© Nevit Dilmen [CC BY-SA 3.0], via Wikimedia Commons

October 1, 2019; Forbes, Washington Post, NPR, and CBS News

The US Census Bureau has added another stone to the mounting pile of evidence demonstrating the degree of income inequality present in the United States. While the median household income has recovered to a level not seen for 20 years, the gap between rich and poor Americans remains disturbingly wide.

The data collected as part of the Census Bureau’s American Community Survey show that the median household brought in more than $63,000 in 2018. Ten years of slow, steady economic growth has brought the overall economy back from the depths of the mid-2000’s Great Recession. However, not all segments of the population fared equally well. Using the Gini index, which ranges from 0.000, indicating a nation’s income is equally distributed, to a hypothetical 1.000, indicating a single person collects the entirety of country’s income, the 2018 measure now stands at 0.485. For contrast, the US’s 1967 measurement was 0.397.

The picture presented here suggests that from a policy perspective, focusing on raising income may not be enough. Speaking to NPR, William M. Rodgers III, a professor of public policy and chief economist at the Heldrich Center at Rutgers University, sees the  saw the new data as underscoring “the inability of the current economic expansion, the longest on record, to lessen inequality.”

When asked why the rising economic tide has raised some boats more than others, Rodgers lists several factors, including the decline of organized labor and competition for jobs from abroad. He also cites tax policies that favor businesses and higher-income families.

Sociology professor Kim Weeden, director of Cornell University’s Center for the Study of Inequality, sees stark danger. Speaking to CBS News, he says, “When you have a system where inequality is rising—and where some groups are perpetually overrepresented at the bottom of the income and wealth distribution, even when they follow the standard prescription for realizing the American Dream—it’s a recipe for a politically and socially divided nation.”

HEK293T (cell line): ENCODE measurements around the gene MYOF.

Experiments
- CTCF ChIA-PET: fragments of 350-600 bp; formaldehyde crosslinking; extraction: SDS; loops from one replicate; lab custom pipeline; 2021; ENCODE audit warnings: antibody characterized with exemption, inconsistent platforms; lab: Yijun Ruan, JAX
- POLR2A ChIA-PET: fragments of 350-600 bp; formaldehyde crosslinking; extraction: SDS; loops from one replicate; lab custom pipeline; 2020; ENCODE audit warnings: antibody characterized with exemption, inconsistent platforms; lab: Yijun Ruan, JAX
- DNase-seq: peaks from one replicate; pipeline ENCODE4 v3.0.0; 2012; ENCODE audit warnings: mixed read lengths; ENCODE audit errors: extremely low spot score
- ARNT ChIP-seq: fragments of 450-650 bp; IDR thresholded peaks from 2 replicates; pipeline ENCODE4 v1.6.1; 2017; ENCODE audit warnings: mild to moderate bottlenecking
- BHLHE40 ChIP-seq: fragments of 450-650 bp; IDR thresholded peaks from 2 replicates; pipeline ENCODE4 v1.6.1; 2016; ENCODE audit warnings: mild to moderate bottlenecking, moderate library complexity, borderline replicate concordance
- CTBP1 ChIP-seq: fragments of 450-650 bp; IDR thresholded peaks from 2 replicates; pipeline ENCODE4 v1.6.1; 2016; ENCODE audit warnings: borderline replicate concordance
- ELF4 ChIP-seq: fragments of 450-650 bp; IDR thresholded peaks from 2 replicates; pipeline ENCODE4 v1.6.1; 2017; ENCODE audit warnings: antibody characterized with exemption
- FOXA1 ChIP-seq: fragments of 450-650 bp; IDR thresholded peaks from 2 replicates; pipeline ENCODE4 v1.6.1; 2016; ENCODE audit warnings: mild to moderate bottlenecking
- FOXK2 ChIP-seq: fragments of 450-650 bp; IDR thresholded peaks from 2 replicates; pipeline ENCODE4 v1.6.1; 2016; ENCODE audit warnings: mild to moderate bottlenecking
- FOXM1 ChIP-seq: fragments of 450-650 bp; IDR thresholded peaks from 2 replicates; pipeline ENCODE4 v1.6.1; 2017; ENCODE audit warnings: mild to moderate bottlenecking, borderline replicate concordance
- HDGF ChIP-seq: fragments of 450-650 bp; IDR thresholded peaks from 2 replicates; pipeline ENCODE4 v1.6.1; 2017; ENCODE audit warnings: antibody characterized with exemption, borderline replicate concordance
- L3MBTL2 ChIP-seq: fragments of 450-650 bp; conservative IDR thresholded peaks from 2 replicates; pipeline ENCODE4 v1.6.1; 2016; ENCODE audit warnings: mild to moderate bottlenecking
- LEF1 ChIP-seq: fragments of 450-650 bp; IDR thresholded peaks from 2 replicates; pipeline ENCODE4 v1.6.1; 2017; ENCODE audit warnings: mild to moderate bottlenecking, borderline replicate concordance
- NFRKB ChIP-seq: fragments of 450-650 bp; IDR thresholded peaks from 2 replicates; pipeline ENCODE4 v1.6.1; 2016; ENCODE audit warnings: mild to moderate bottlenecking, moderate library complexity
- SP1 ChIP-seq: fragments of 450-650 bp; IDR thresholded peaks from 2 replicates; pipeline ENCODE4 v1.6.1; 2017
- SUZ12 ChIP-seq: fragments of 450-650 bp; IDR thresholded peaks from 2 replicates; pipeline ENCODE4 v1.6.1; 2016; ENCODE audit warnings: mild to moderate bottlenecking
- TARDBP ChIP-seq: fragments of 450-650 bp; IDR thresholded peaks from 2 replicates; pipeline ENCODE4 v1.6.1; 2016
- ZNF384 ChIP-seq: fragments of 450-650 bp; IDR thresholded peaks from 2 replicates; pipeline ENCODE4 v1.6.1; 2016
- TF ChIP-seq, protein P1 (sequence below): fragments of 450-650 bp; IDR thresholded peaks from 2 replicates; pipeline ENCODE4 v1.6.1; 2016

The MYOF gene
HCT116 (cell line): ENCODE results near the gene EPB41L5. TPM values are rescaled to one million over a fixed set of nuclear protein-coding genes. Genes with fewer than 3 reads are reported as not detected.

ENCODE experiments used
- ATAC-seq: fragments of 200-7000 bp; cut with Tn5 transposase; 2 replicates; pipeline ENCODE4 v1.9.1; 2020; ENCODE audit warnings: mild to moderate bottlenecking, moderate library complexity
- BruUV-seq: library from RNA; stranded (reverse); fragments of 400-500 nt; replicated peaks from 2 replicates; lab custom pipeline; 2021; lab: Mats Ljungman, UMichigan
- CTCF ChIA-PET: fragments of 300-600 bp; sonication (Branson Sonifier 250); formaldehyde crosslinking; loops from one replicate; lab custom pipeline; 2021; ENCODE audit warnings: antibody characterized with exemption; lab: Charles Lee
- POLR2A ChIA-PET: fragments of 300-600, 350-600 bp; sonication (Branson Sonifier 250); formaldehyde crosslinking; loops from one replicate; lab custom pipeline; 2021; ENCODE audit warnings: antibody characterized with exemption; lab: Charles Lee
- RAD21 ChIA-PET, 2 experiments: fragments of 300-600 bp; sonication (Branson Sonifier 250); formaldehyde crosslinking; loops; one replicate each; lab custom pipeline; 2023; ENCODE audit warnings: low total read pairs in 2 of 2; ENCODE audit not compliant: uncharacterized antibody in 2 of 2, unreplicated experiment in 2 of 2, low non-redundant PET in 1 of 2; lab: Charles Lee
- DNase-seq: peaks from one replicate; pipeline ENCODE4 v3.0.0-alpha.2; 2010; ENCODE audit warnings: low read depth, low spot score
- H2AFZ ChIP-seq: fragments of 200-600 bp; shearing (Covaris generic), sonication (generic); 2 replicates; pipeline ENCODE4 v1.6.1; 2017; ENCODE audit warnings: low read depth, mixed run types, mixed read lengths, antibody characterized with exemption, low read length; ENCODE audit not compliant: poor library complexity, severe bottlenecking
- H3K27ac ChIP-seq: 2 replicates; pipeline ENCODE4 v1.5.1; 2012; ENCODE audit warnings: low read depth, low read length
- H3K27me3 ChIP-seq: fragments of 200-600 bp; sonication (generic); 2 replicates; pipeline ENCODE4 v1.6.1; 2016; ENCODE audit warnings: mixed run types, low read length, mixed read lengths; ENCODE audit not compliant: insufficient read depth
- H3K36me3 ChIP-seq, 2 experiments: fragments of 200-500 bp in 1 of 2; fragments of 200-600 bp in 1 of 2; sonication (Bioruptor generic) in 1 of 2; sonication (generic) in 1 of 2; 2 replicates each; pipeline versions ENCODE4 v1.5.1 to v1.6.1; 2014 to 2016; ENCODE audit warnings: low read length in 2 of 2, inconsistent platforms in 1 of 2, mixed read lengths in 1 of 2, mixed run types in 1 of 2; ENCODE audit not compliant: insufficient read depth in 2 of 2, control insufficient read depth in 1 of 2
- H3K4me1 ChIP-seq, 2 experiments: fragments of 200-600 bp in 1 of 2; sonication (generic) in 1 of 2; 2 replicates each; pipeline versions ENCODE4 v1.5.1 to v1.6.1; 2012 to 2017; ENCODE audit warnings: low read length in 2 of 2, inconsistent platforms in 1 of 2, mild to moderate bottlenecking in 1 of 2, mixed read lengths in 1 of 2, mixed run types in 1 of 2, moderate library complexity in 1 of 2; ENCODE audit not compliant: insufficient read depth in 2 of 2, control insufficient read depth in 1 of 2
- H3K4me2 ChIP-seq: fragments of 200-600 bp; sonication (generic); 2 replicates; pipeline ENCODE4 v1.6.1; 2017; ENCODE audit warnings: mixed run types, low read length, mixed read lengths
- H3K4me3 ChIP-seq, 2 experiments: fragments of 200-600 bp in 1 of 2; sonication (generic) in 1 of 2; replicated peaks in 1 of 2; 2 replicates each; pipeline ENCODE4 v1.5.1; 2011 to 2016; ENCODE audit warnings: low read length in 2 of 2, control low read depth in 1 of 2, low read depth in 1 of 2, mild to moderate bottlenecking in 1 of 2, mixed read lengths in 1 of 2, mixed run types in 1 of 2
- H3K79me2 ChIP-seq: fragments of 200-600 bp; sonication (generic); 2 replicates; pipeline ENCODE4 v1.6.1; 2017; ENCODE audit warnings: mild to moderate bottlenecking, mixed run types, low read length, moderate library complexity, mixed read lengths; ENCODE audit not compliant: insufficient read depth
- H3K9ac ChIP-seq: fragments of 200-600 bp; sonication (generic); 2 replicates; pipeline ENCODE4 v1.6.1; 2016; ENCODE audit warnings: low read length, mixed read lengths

One of those divisions falls along gender lines. The Washington Post, speaking with Brielle Bryan, an assistant professor of sociology at Rice University, teased out the meaning of the data from a women’s perspective: “Systemic inequality is actually starkest in the top tier of the economic ladder, which is populated primarily by white men.” Using a racial lens, wealth inequality is even starker than the national picture. A recent McKinsey study found “the racial wealth gap between black and white families grew from about $100,000 in 1992 to $154,000 in 2016, in part because white families gained significantly more wealth (with the median increasing by $54,000), while median wealth for black families did not grow at all in real terms over that period.”

The data are consistent and clear. So, if that’s the case, then, as Steve Dubb, writing in NPQ, recently asked, “Why then is it so hard for significant policy changes to be implemented?” Perhaps the answer can be found in our nation’s lack of trust in data. Forbes, relying on data found in a new article appearing in the journal Perspectives on Psychological Science, graphically illustrated the gap between knowledge and understanding.

The Census Bureau, the Federal Reserve, and university-based and commercial researchers will continue to give us the economic facts that should guide policy change. (Just weeks ago, NPQ reported on a Federal Reserve report showing the wealth disparity.) On the other hand, the knowledge that concentrated wealth is dangerous, and that marginalized groups are doing worse than the general population, is not going to be enough on its own. Motivation to change public policy won’t come if the data are mistrusted and ignored. As with the climate crisis, when facts are not enough to spur serious conversation, change will remain beyond our reach.—Martin Levine